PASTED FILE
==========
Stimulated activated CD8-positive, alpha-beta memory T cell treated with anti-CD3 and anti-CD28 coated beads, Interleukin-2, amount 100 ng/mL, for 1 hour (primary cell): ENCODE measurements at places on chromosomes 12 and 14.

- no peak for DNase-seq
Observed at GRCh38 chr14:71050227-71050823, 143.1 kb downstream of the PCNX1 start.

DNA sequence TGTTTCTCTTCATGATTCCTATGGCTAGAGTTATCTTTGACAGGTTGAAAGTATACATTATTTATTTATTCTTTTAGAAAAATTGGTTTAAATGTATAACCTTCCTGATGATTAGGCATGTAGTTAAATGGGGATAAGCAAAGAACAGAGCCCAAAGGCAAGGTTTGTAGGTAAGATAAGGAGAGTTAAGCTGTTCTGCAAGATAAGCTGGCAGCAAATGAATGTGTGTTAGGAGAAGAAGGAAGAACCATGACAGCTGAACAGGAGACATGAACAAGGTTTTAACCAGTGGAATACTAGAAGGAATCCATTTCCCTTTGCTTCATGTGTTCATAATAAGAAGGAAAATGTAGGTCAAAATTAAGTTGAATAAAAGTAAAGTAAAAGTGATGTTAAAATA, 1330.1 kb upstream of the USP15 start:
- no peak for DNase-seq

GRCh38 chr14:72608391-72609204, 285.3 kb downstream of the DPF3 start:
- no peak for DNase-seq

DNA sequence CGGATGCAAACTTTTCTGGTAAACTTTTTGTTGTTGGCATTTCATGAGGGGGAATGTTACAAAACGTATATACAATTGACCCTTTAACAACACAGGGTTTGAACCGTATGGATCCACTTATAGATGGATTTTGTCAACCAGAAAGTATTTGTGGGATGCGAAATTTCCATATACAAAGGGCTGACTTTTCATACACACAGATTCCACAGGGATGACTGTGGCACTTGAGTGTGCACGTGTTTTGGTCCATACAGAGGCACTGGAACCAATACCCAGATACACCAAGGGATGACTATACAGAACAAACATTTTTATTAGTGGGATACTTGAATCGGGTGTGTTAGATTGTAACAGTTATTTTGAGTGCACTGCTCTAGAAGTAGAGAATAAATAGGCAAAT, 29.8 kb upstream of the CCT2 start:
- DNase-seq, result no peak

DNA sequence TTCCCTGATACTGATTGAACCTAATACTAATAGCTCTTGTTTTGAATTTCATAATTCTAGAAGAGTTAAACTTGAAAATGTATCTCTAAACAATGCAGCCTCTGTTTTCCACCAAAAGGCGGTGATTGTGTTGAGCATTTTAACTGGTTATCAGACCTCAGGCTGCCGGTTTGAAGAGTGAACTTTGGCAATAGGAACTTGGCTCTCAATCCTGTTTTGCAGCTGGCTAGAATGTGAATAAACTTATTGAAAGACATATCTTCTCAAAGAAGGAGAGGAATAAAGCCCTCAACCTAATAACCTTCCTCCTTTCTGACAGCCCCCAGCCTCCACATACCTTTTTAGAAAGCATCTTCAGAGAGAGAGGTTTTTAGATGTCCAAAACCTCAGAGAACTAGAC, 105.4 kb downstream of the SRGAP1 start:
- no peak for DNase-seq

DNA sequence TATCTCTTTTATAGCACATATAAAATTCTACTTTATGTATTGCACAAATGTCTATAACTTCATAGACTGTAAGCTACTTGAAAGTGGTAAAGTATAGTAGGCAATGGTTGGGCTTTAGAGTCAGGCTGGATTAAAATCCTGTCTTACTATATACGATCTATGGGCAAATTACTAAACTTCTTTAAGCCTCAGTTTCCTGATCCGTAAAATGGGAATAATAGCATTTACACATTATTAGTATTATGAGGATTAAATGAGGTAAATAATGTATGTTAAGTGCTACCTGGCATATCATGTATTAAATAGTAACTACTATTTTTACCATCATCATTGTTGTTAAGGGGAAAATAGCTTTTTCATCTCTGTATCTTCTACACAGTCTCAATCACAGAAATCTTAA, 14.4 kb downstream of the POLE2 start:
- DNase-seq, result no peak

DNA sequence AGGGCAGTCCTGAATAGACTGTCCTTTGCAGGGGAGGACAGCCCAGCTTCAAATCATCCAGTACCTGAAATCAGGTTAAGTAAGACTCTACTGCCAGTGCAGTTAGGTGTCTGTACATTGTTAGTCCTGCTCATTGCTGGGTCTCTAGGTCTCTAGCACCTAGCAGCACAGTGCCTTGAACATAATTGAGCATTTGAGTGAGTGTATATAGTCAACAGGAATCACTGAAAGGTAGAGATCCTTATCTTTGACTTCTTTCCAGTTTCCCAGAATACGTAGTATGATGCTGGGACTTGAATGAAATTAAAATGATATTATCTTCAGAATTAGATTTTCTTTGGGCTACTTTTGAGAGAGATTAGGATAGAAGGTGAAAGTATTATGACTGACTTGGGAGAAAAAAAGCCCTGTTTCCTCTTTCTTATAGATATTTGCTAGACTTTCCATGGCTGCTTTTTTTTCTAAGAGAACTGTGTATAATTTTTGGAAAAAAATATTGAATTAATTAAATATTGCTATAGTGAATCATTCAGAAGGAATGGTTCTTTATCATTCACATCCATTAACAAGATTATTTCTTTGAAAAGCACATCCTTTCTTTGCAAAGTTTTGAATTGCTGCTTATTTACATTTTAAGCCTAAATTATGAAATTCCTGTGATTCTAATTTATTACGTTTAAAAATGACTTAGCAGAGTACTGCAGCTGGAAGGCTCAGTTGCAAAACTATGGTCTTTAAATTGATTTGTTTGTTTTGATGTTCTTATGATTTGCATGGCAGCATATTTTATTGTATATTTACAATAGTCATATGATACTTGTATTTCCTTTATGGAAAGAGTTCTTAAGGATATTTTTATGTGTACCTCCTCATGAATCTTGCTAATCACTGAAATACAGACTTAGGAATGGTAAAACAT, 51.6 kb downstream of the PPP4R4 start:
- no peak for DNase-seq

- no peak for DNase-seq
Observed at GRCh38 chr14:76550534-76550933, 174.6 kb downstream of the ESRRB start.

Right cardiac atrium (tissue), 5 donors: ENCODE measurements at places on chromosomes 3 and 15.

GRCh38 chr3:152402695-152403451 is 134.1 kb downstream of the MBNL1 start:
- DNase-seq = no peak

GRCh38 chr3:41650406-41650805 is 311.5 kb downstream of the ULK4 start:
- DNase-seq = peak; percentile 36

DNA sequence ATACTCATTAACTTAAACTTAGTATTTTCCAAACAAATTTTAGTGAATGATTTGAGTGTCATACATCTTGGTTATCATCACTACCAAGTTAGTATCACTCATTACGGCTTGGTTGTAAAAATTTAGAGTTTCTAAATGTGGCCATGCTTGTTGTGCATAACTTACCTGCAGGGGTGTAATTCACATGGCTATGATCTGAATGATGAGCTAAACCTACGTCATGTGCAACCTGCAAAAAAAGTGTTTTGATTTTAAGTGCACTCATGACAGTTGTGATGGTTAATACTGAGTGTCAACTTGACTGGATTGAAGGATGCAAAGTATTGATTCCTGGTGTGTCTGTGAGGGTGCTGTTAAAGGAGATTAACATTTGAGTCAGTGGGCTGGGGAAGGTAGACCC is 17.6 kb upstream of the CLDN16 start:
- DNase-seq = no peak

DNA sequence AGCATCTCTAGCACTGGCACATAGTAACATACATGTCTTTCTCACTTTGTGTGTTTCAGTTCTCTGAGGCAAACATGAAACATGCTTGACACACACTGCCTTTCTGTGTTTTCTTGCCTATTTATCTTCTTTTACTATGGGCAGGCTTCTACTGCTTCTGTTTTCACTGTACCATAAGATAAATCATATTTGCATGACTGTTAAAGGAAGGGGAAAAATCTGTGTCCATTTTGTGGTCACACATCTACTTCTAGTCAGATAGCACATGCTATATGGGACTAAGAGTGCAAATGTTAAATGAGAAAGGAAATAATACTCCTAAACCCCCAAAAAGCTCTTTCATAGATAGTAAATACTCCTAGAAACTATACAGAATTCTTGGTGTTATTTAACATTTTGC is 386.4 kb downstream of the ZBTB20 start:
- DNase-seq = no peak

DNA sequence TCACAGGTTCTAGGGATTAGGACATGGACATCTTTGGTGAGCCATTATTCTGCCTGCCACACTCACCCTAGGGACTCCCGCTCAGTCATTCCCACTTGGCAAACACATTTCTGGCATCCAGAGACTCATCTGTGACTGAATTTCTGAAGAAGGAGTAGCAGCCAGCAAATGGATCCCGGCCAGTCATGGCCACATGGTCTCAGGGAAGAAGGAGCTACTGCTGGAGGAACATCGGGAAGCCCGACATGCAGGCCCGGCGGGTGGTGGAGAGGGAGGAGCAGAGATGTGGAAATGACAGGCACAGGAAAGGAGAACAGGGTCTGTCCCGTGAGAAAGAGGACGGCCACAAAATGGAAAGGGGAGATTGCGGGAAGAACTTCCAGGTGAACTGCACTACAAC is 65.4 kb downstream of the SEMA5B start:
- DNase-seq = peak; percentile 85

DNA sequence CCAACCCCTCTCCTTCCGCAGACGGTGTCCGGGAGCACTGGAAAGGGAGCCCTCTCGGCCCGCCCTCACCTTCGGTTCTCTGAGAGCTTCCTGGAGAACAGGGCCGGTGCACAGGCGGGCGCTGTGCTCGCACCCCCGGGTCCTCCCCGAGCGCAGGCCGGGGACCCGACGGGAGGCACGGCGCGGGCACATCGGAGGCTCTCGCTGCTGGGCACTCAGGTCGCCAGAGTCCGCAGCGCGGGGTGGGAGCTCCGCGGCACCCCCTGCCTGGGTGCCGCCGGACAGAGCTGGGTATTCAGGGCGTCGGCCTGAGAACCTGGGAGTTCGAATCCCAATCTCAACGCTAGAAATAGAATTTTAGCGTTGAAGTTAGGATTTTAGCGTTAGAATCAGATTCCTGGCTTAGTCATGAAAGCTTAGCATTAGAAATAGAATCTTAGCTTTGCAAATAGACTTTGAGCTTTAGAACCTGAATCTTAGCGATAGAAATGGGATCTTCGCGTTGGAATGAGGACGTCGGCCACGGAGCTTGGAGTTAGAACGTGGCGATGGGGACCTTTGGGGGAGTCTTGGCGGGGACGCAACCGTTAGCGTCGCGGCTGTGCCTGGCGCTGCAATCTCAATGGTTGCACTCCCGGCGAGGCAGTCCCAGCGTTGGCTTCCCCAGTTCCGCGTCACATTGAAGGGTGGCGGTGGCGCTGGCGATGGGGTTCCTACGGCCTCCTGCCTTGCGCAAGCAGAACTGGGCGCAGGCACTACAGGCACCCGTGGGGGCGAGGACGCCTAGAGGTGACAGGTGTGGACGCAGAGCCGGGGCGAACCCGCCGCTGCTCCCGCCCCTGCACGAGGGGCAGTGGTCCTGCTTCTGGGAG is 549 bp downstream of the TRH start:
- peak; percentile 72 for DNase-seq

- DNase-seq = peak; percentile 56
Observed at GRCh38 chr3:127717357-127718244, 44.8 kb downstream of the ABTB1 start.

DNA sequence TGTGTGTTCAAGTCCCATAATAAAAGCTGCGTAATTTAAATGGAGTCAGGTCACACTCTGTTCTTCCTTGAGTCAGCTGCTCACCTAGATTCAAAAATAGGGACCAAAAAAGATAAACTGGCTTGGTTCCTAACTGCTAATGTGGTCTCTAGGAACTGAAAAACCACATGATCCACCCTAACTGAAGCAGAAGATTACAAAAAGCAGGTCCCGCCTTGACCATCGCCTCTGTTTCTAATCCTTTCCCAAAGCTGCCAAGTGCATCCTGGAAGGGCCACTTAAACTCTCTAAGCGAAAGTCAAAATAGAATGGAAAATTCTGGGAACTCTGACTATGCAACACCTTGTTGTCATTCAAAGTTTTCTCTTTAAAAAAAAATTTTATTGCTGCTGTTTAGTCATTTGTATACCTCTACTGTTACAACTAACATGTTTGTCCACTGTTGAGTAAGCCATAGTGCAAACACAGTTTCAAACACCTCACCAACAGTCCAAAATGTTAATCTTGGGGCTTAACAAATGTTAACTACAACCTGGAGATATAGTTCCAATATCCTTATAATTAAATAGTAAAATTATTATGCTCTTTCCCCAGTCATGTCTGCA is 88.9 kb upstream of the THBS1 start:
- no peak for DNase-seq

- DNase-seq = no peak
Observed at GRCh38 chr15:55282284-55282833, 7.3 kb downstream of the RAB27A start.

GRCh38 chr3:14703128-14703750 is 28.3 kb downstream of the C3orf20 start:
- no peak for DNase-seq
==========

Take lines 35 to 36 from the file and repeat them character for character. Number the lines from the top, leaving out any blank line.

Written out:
- DNase-seq = no peak
Observed at GRCh38 chr15:55282284-55282833, 7.3 kb downstream of the RAB27A start.